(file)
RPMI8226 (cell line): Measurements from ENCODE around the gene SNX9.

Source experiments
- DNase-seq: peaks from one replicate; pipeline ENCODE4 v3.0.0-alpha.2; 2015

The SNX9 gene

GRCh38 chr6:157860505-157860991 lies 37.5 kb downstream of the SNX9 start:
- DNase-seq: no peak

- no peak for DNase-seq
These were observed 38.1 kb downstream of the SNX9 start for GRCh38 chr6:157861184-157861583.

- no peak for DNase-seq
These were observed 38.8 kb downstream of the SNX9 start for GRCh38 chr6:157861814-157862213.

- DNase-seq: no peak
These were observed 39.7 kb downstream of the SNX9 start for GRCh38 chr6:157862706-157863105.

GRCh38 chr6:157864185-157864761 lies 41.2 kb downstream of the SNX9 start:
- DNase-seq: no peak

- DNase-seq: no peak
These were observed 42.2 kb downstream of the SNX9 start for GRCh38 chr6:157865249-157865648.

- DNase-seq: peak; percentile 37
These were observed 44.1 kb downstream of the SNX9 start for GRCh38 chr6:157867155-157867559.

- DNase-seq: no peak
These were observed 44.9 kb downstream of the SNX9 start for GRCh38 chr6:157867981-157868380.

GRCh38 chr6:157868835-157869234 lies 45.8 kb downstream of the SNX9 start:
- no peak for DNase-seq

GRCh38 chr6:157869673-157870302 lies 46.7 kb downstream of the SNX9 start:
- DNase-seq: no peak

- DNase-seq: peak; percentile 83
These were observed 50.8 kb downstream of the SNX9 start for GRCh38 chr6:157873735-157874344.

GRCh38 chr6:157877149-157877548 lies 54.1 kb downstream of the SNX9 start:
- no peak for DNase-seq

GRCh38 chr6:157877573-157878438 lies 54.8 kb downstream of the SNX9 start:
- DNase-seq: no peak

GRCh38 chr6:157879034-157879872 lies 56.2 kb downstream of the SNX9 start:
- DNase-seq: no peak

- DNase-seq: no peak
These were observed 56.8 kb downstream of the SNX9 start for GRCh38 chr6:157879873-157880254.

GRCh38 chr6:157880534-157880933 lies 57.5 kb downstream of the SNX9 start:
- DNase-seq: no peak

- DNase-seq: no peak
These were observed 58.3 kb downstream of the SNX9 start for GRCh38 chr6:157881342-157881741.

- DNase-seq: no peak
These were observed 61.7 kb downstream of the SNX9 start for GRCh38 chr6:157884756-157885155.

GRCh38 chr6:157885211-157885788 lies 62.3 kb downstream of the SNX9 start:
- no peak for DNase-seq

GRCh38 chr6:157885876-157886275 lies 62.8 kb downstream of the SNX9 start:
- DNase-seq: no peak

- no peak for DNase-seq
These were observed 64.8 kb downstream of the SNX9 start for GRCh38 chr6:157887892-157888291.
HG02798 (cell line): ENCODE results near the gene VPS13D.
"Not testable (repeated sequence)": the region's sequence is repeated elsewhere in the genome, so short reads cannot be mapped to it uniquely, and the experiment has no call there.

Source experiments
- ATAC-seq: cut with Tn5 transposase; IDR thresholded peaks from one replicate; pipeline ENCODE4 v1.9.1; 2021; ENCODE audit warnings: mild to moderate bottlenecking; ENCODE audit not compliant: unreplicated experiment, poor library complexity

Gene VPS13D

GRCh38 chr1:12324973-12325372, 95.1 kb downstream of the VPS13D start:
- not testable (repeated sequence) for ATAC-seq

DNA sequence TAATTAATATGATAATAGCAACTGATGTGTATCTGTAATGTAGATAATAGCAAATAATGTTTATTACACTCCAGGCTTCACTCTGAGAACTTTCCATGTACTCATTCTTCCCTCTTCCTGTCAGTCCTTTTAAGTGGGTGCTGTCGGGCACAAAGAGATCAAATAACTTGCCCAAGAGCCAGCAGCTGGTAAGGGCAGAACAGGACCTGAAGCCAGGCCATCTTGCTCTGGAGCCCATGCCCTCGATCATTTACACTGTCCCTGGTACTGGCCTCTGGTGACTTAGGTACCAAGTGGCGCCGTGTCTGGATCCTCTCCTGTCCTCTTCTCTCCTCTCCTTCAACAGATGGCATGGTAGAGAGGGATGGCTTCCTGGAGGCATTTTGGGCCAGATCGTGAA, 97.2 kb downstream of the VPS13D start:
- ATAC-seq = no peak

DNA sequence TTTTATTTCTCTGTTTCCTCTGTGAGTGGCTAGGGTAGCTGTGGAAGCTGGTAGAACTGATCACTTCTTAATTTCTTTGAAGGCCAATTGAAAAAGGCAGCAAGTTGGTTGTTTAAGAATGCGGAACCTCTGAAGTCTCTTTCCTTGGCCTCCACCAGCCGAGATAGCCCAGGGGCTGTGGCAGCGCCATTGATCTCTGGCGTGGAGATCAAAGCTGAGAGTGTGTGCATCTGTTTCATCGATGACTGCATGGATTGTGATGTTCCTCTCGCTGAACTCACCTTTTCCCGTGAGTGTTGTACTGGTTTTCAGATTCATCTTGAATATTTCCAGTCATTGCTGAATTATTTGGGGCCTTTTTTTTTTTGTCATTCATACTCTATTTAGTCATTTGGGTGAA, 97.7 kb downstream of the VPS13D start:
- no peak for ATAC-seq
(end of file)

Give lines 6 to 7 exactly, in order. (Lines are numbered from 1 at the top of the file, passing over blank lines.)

- DNase-seq: no peak

- no peak for DNase-seq